A judge has ruled video footage showing the death of Joel Acevedo at the hands of an off-duty Milwaukee police officer can be released.
However, images of the former officer, Michael Mattioli, will be blurred to protect his right to a fair trail. Milwaukee Circuit Judge William Pocan filed his decision in writing Tuesday, canceling an expected court hearing Wednesday.
Acevedo, 25, died April 25, 2020, six days after being in a choke hold for 11 minutes and 20 seconds. He was at a party at Mattioli’s home when he reportedly got into a fight that led to the strangling.
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Acevedo’s parents, Maribel and José, were told their son had been the aggressor. But months later in December, the Acevedos said the portion of police body camera footage they saw shows a different story.
Acevedo family attorney B’Ivory LaMarr said Wednesday he’s pleased with the court’s decision.
“(I) believe that it is a great step toward transparency and accountability in law enforcement,” LaMarr said. “While the road to justice may be cumbersome, victories afforded like this go a long way toward renewed optimism and confidence in the social justice movement and our judicial system.”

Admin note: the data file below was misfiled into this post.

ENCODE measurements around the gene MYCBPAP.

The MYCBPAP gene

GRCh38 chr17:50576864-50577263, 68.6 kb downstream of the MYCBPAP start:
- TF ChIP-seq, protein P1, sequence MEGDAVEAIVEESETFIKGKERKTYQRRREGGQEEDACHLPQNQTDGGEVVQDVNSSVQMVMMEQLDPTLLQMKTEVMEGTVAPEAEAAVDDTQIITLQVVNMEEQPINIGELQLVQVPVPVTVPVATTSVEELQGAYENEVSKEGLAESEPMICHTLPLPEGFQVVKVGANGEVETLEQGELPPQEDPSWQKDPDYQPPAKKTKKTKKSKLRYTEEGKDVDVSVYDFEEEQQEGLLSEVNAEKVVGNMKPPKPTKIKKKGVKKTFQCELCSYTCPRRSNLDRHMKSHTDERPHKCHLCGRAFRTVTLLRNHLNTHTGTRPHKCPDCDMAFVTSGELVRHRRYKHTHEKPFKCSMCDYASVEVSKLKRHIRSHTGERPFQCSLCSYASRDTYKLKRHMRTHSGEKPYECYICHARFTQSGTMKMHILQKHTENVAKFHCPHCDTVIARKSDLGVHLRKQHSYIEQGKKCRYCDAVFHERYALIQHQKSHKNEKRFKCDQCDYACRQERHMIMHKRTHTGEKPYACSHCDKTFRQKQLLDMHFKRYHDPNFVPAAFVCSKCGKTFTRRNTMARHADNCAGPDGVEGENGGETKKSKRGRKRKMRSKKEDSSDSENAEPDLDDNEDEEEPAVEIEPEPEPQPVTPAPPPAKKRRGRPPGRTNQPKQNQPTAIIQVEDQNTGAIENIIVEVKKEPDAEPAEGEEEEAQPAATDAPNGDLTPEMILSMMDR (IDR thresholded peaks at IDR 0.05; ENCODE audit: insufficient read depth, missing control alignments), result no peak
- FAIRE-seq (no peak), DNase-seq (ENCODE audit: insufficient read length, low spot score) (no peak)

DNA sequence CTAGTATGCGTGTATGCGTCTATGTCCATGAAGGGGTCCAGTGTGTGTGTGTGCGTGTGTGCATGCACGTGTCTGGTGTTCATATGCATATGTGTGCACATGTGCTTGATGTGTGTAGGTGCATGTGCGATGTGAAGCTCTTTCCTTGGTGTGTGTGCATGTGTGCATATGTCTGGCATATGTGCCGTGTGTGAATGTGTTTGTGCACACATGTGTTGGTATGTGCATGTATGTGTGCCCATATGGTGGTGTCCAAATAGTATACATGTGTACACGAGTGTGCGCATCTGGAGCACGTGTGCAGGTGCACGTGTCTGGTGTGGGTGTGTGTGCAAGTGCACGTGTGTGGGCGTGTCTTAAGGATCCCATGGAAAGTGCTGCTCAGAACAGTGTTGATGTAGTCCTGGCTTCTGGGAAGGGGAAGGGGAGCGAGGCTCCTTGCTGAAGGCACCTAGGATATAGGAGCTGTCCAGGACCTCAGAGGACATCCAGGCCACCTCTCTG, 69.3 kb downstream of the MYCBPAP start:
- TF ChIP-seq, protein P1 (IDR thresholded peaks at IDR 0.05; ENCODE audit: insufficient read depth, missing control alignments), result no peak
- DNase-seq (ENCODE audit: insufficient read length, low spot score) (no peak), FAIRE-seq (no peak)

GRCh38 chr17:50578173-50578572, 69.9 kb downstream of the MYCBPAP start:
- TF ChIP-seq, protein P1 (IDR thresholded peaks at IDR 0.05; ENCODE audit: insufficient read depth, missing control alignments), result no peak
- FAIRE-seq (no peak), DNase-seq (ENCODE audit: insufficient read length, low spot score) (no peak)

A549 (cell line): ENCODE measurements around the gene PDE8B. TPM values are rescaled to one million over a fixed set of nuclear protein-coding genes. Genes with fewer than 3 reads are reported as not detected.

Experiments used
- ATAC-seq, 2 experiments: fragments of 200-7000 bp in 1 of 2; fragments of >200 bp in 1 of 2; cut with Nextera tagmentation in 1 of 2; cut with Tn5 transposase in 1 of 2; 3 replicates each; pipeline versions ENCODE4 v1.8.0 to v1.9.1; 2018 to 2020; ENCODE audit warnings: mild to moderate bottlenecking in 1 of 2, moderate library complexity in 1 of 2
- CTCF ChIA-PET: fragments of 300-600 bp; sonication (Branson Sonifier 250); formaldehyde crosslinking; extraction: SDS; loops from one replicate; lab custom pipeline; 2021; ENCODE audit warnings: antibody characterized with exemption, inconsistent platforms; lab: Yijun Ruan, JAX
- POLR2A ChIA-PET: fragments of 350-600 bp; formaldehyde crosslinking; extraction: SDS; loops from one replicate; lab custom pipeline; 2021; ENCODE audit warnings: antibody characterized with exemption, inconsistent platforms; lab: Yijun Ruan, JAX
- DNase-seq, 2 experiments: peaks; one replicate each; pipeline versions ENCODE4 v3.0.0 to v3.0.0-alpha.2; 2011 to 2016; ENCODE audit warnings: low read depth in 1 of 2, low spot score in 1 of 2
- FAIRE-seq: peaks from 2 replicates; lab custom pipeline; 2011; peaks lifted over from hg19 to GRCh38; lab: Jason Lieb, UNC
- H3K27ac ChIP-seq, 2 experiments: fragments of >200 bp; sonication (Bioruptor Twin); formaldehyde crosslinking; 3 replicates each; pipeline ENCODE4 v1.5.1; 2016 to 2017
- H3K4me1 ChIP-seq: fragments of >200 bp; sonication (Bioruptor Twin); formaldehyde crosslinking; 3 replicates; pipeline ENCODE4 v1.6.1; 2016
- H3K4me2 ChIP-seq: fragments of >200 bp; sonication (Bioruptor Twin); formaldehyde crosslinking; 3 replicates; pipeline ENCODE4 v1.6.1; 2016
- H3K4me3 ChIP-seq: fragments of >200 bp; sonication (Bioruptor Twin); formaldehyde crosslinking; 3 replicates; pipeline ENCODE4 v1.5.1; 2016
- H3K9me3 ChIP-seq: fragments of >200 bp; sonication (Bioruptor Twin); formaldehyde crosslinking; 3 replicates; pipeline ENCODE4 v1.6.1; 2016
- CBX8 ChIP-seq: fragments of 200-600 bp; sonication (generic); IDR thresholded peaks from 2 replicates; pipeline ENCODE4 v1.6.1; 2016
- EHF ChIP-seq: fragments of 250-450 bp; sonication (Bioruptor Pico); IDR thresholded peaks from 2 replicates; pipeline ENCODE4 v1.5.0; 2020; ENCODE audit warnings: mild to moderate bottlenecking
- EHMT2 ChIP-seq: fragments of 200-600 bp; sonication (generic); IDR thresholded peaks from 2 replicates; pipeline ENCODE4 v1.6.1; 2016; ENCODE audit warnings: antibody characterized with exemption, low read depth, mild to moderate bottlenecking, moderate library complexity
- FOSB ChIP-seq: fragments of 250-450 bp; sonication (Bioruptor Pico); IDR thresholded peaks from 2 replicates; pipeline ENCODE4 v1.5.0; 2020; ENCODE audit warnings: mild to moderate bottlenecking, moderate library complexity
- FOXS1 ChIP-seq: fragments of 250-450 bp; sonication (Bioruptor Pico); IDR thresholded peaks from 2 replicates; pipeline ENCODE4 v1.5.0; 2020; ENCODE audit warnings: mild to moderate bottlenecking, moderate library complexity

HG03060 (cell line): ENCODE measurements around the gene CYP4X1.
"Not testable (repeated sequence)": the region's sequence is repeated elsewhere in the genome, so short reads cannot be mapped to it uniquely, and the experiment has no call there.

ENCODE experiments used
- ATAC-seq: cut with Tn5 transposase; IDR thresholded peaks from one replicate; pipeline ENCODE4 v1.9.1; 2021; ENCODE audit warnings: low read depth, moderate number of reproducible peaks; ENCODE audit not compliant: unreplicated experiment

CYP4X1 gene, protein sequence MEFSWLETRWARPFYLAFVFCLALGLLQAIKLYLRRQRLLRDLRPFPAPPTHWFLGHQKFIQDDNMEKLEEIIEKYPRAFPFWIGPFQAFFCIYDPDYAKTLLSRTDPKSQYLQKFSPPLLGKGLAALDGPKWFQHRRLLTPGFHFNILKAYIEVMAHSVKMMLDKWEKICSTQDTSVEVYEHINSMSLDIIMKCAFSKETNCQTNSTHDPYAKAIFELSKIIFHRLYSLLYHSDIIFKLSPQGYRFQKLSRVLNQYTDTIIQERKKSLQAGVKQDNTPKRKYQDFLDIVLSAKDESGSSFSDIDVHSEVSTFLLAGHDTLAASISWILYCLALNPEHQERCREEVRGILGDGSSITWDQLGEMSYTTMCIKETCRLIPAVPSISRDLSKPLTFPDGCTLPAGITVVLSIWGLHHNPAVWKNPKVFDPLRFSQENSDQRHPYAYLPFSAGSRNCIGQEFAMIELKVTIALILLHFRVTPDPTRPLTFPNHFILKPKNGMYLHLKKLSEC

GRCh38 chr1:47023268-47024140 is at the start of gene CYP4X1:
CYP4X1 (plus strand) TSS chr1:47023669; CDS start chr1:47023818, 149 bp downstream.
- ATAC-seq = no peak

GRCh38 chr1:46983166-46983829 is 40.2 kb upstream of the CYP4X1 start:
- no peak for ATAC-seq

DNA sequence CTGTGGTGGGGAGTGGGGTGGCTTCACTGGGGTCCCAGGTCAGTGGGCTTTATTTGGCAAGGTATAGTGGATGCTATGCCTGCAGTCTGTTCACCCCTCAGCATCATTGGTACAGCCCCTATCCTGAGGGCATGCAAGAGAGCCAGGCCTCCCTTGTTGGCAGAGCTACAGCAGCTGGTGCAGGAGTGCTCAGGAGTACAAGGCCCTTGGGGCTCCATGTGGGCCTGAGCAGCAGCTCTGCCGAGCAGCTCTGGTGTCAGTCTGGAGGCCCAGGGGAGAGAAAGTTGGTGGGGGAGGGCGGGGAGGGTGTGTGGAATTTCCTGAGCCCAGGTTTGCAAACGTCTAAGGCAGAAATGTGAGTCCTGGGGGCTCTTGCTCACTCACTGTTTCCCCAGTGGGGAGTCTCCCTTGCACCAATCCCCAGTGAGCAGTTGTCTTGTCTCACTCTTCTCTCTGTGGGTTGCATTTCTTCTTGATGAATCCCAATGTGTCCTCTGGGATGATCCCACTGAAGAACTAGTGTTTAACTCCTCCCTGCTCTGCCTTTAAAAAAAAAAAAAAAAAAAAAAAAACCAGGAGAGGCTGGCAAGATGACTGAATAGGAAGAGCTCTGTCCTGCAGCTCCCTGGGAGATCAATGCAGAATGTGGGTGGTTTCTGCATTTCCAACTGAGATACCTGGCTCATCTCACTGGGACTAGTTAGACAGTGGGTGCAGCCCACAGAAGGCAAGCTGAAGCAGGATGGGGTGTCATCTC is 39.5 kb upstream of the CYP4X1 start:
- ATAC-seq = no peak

Mattioli resigned from the Milwaukee Police Department in September. He was charged with first-degree reckless homicide in May 2020.
Mattioli and his attorneys Craig Powell and Michael Hart have argued pre-trial publicity has already been an issue and the release of the records would further interfere with court proceeding and his ability to receive a fair trial.
Powell and Hart said they’re in the process of reviewing the decision and “will consider all options going forward as we continue to work to protect Mr. Mattioli’s constitutional right to a fair trial.”
Mattioli was off duty at the time of the incident, but he identified himself as a police officer when he called 911 after Acevedo was strangled. In his decision, Pocan wrote police officers must be held to a different standard.
“There is a strong public interest in scrutinizing the actions of public employees, such as police officers,” Pocan wrote. “Still, because Mattioli has a right, under the Fifth Amendment not to testify at his trial, his image in the videos should be redacted.”
LaMarr said the redaction will pale in comparison to what the videos will show.
“The public will see not only the actions of Mr. Mattioli but the other individuals that were implicated,” LaMarr said. “It’s a victory, it’s a small step towards social justice, and we’re thankful for the court in recognizing the existing precedence.”
LaMarr said the video will be released publicly once the Acevedo family has seen all of it and has had time to process.
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